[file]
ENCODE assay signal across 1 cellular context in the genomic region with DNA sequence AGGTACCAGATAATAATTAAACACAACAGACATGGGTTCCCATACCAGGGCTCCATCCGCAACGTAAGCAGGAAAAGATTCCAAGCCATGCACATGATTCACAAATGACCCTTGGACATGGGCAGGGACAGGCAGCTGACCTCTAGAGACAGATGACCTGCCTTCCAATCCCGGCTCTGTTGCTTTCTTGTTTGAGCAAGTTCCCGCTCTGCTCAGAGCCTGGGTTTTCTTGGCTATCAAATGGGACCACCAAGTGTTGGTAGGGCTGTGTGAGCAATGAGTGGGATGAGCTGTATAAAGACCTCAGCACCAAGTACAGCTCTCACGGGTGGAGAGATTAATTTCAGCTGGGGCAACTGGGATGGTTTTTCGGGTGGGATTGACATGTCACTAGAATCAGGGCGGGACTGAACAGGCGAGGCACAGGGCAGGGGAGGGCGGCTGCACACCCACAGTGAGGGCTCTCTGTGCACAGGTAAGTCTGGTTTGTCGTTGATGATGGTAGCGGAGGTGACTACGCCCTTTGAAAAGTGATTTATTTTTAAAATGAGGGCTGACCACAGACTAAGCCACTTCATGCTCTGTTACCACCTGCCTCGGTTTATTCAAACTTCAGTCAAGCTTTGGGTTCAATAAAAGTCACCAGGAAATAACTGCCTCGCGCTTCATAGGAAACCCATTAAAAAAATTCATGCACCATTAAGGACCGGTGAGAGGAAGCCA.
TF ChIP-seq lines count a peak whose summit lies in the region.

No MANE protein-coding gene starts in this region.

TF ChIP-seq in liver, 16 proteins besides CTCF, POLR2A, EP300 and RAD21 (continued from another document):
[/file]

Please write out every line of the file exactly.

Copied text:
ENCODE assay signal across 1 cellular context in the genomic region with DNA sequence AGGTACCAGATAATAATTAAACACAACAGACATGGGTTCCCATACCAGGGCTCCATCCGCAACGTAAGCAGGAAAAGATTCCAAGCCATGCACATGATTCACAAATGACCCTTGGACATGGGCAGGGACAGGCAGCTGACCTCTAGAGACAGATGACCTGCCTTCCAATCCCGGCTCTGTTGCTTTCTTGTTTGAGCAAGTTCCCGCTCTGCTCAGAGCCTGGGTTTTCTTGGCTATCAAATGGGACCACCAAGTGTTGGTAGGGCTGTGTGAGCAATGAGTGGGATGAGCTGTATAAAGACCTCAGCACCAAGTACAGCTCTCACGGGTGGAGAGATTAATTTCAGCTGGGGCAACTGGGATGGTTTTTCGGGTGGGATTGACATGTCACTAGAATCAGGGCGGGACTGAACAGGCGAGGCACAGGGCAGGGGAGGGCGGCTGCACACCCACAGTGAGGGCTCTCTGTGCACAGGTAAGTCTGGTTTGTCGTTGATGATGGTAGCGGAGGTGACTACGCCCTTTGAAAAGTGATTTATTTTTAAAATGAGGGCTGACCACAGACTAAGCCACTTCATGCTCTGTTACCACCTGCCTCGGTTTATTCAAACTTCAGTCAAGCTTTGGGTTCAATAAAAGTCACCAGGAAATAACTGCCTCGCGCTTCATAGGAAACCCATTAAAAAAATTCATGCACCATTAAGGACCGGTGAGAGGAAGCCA.
TF ChIP-seq lines count a peak whose summit lies in the region.

No MANE protein-coding gene starts in this region.

TF ChIP-seq in liver, 16 proteins besides CTCF, POLR2A, EP300 and RAD21 (continued from another document):